Snow Road Adventures- Hikes in the Old Cave — From the Pen of Noreen Tyers of Perth

Putting Brian on the Bus– Stories from my Childhood Noreen Tyers

My Childhood Memory of Richard’s Castle –From the Pen of Noreen Tyers of Perth

Grandpa’s Dandelion Wine — From the Pen of Noreen Tyers of Perth

My Wedding Tiara — From the Pen of Noreen Tyers of Perth

The Art of Learning How to Butter Your Toast the Right Way — From the Pen of Noreen Tyers of Perth

Smocked Dresses–From the Pen of Noreen Tyers of Perth

The Kitchen Stool — From the Pen of Noreen Tyers of Perth

The Flying Teeth in Church — From the Pen of Noreen Tyers of Perth

The Writings of Noreen Tyers of Perth

Memories of Grandpa’s Workshop — Noreen Tyers

Cleaning out Grandmas’ Fridge — Noreen Tyers Summer Vacation at Richard’s Castle

My Flower Seeds — From the Pen of Noreen Tyers of Perth

My Barbra Ann Scott Doll –Noreen Tyers

Greetings From Ruffy on Groundhog Day Noreen Tyers

That Smell Of The Lanark County SAP Being Processed — Noreen Tyers

Adventures at Dalhousie Lake at the Duncan’s Cottages — Noreen Tyers

The old Sheepskin Slippers Noreen Tyers

I Have Just Placed My Missing Memory on a Milk Carton

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I Have Just Placed My Missing Memory on a Milk Carton

Berkeley, 2012

For years my late grandmother, Mary Louise Deller Knight, would repeat her life stories and anything else that she felt she needed to say. At first I would remind aging Mary of her increasing repetition and then I would just nod my head and focus on other things.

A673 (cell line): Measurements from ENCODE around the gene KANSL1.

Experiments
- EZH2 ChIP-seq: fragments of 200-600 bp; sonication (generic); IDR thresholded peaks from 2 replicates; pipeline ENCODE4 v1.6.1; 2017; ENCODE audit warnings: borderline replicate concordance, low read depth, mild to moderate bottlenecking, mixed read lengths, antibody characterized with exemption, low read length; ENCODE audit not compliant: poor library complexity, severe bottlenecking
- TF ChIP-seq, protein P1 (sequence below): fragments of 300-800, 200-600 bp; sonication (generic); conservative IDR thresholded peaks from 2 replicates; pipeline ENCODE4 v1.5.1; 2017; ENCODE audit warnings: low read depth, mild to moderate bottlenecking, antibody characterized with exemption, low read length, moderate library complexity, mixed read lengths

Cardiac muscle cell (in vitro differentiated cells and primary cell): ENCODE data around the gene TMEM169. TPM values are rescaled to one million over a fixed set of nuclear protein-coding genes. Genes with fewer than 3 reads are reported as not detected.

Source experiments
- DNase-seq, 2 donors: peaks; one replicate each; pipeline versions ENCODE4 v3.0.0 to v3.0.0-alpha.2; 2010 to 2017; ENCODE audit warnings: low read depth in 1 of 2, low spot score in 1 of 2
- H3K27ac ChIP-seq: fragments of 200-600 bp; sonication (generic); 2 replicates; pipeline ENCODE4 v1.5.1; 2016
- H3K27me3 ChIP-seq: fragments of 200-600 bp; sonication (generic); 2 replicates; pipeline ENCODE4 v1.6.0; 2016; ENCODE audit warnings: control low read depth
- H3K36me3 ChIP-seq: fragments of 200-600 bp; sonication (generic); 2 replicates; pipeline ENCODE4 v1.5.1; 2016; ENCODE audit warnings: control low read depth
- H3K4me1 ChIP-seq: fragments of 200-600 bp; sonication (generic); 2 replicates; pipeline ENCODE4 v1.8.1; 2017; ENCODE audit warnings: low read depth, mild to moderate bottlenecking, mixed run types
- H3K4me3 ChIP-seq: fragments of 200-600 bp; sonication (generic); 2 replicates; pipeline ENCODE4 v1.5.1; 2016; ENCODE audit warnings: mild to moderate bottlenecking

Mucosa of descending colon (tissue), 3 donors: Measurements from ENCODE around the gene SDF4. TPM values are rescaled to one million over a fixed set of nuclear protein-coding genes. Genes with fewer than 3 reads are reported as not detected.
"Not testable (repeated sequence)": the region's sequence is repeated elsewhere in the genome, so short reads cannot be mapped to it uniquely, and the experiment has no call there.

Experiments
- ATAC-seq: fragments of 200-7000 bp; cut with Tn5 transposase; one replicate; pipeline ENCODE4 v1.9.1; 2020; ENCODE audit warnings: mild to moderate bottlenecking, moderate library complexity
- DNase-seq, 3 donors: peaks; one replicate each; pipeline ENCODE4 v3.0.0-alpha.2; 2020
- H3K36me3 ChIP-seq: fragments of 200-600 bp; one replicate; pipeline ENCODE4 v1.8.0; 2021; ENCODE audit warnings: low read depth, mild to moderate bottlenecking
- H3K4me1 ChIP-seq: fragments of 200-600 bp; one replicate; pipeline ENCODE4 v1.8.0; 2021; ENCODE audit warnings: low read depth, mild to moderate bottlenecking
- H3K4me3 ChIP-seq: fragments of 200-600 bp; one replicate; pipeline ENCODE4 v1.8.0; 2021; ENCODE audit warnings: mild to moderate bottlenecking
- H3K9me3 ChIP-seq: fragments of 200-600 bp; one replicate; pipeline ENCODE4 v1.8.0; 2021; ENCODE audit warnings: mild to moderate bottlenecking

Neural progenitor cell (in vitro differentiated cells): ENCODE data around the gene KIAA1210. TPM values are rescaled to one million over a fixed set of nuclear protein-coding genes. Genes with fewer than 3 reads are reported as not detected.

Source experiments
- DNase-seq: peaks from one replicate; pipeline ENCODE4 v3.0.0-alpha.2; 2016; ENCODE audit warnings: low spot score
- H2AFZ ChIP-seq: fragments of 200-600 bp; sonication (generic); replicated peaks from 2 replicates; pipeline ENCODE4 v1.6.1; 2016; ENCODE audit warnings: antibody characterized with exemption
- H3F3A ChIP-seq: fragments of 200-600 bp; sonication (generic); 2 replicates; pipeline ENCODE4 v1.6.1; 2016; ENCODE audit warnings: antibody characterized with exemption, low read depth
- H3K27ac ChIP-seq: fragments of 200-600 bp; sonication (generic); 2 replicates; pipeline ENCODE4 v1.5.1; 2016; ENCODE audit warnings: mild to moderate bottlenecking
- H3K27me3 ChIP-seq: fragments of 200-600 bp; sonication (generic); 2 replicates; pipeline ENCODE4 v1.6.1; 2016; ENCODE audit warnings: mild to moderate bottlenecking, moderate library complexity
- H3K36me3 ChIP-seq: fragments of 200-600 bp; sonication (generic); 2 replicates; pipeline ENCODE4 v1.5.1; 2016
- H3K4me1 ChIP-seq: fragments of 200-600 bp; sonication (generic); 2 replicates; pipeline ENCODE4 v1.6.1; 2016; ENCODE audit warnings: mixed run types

To add to the situation, Mary also forgot how long she kept things in the freezer. During the years of increasing memory loss she had created her own breakfast specialty called ‘Freeze Dried Waffles’.  Sometimes I would hide them in my pocket after she served them, and then skip them across the Yamaska River like stones. Mary Louise never really got any better with her memory and I hoped that I would not have the same issues.

The year is now 2022 and I am ten years younger than Mary Louise was in the prime of her ‘broken needle’ storytelling era.  I can recall anything right down to the finest detail of whatever happened to me thirty to forty years ago; but ask me what I did five minutes past and I am at a loss.

I began to worry I might be getting Alzheimer’s and then someone explained the difference to me.  Not finding my keys – that was one thing, but if I did not know what a key was, then that was an issue. This morning I sat down and wrote what I needed at the store, on the top of my hand. I have long rid myself of hand written notes as I can’t find those either, unless I stick them in my sports bra. Cash register receipts, keys and credit cards also store quite nicely inside that spandex athletic bra.